Introduction to Dialectal Behavioural Therapy: The TIPP Skill

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At Footprints we have a program called ‘Peer Based Group Supports’.  These groups are different to other community groups as peers run them. At Footprints, our Peer Facilitators all have lived experience of their own Mental Health journeys and recovery.  We teach skills that we actively use in our own lives which we hope to inspire and encourage all our participants to use.

One of our most popular groups is our ‘Introduction to DBT (Dialectal Behavioural Therapy)’ Group.  This is a condensed version of the full DBT program that participants can go on to complete if they feel DBT is right for them. This group is great for learning practical skills on how to manage behaviour that you are finding disruptive to your life. We discuss and explore reasons on why this behaviour may come up in the first place and offer examples of these skills working in our own personal lives.

One of our favourite DBT skills is called ‘TIPP’.  TIPP stands for – Temperature –Intense Exercise –Paced breathing and – Paired muscle relaxation.  This is a super easy skill to use in times of crisis or high emotional states like when you feel overwhelmed and your emotions are going to consume you. It is also used for insomnia or when your thoughts just will not stop when you are trying to sleep. It is great for anxiety, for rumination and to increase or energise your mood during those times of depression. What I like most about the TIPP Skill is that it works as well and as fast as other unhelpful behaviours (or fast acting medication) that we tend to turn to when we want to calm down and feel more in control of our emotions, but they don’t have any negative short or long term effects!

Below I have outlined how to use each skill:

Temperature: change the temperature. This can be done many ways, such as splashing cold water on your face, filling a sink up with very cold water, or you could even use water from the fridge or add ice cubes to your tap water.  When doing the sink technique, lean forward and dunk your head into the water, making sure your temples are covered, hold your breath and count to the highest number that you are comfortable with and then remove your head from the sink to breathe again. Please do NOT use the Temperature skill without talking to your doctor if you have heart problems, bulimia or anorexia nervousa.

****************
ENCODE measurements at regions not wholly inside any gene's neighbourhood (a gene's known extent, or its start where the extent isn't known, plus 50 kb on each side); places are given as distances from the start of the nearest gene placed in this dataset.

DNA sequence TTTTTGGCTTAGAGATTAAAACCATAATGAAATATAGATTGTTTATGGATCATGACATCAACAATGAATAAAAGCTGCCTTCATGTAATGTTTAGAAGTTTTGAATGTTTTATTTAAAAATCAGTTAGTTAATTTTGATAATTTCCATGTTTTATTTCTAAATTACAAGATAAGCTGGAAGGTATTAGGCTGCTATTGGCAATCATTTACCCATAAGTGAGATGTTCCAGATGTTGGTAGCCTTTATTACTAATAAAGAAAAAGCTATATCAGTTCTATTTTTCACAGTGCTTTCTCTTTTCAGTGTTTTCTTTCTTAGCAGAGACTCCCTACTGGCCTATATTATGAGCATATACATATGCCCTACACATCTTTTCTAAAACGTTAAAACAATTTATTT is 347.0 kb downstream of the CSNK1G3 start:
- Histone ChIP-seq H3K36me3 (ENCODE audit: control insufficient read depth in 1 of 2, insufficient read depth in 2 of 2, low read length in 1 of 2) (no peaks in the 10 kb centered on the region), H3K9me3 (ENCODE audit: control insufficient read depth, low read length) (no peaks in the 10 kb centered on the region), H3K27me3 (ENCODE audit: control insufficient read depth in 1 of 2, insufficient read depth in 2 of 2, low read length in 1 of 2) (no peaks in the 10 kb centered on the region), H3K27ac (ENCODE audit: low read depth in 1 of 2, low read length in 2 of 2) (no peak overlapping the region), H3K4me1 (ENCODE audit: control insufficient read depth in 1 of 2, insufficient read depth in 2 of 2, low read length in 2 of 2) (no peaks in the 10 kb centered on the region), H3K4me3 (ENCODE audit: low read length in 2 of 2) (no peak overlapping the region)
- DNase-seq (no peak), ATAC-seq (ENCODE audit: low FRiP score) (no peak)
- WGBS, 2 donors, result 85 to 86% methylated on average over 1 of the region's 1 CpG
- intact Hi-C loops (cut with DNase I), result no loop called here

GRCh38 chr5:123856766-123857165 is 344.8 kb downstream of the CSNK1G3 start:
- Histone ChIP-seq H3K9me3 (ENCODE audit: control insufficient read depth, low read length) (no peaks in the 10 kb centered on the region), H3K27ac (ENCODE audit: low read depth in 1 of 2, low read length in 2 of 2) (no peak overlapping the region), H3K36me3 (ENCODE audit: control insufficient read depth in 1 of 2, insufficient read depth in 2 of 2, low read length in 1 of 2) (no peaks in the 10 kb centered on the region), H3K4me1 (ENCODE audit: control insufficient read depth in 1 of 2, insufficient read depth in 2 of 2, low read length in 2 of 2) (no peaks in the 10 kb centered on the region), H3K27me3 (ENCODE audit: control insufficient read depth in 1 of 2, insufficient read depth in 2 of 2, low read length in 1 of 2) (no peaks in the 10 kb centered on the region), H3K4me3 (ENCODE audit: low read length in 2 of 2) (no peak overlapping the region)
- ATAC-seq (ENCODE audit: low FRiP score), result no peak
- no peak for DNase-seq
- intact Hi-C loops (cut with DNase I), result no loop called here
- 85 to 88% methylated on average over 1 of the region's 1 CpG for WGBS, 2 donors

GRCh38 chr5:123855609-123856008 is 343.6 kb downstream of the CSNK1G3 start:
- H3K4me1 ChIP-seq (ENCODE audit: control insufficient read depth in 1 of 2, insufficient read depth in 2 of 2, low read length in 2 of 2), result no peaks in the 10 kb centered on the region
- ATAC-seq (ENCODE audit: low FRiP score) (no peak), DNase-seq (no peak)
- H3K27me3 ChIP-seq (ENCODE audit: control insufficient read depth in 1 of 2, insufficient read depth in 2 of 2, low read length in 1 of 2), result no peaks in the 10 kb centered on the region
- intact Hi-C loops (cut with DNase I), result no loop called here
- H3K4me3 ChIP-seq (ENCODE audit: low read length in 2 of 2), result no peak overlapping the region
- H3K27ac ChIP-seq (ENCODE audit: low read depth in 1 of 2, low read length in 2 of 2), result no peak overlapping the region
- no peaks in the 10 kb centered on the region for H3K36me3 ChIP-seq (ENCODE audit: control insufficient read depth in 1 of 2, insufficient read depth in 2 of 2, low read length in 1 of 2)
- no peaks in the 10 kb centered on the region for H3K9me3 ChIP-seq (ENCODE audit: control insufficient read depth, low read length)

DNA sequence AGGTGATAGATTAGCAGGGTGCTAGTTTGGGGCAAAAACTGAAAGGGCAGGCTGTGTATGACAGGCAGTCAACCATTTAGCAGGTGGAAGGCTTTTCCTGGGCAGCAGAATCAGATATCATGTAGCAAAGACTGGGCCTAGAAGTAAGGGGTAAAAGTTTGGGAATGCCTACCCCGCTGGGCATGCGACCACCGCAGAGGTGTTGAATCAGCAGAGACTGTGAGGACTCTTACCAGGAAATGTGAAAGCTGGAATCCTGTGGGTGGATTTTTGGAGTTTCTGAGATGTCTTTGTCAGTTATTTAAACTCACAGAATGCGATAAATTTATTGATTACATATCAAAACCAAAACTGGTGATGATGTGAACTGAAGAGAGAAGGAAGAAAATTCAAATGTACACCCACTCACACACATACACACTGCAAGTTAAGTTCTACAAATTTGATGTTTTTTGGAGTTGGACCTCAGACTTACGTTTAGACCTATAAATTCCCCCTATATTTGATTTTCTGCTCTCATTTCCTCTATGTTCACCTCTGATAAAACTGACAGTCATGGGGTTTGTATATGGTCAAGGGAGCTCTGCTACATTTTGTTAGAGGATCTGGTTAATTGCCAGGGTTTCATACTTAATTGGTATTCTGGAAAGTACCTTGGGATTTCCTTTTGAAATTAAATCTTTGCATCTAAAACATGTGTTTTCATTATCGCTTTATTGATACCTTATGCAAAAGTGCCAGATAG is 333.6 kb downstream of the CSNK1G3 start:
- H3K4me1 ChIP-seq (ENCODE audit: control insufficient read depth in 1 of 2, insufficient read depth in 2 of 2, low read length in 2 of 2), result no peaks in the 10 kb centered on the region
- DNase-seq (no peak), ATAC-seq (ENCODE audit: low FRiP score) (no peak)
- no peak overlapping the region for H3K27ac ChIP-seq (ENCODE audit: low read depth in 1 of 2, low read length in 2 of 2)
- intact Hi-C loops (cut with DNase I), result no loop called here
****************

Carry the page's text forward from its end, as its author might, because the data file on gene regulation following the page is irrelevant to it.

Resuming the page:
Intense exercise: Preferably, you would do aerobic exercise for at least 20 minutes. I have found even a quick intense run on the spot or some star jumps can help me if I don’t have 20 minutes free at the time. This one is great for releasing built up frustration or anger, it’s also great to bring a low mood up and energise you.

Paced Breathing: This is when you breathe out slower and longer than when you breathe in. You can start with a 1-second difference and work your way up. For example; breathing in for 4 seconds and out for 5 seconds. Once you are comfortable with this you can increase the breath in for 5 seconds and out for 7 seconds. Finding what works best for you. This action communicates to your body that you are safe. Sometimes we get triggered and our body truly thinks we are in danger, by using our paced breathing we are communicating to our body that ‘if I am safe enough to take the time to breathe like this, then I am safe’.

Paired Muscle Relaxation: this is great for relaxing at night time or if you are feeling anxiety on something like public transport. You can work from toe to head or head to toe or pick body parts that work for you.  Notice the tension in your muscle, then tense that muscle as hard as you can while you breathe in, as you breathe out say the word ‘relax’ in your mind and release the tension. Notice how much more relaxed the muscle feels now.

This is a very brief outline of the TIPP skill. You will be able to find much more information on the internet! Or come and attend our DBT Group to find out more. Or download our TIPP Skills resources.

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